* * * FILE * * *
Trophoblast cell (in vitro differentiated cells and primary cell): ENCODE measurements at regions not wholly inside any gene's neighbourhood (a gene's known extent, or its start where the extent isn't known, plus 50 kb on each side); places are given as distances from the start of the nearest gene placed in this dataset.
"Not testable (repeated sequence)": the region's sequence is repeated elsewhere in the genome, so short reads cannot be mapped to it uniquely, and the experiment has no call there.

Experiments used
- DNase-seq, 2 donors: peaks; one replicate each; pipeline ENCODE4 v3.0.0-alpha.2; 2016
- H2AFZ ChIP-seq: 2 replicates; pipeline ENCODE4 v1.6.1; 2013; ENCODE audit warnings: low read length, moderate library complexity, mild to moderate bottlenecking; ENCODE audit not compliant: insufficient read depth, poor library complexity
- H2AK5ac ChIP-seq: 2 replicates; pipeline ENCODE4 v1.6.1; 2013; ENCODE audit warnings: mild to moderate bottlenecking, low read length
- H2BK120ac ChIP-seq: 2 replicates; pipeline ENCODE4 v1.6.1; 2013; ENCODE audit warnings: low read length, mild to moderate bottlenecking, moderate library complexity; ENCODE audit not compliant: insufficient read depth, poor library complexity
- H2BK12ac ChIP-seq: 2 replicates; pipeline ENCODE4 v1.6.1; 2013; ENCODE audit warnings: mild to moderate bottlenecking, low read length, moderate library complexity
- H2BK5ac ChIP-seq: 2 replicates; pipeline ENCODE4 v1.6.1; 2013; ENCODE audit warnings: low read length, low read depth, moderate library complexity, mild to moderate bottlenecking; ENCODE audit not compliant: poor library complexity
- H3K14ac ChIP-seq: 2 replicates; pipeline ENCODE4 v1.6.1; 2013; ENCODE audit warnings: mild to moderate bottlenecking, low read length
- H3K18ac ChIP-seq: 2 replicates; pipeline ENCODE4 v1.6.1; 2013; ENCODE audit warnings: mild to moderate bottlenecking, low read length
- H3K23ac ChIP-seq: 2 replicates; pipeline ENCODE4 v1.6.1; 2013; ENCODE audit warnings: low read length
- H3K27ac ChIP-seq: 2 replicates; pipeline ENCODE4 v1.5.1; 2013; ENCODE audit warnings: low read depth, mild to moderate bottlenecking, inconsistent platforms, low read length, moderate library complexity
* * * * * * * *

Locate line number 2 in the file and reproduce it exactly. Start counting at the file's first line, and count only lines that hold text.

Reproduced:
"Not testable (repeated sequence)": the region's sequence is repeated elsewhere in the genome, so short reads cannot be mapped to it uniquely, and the experiment has no call there.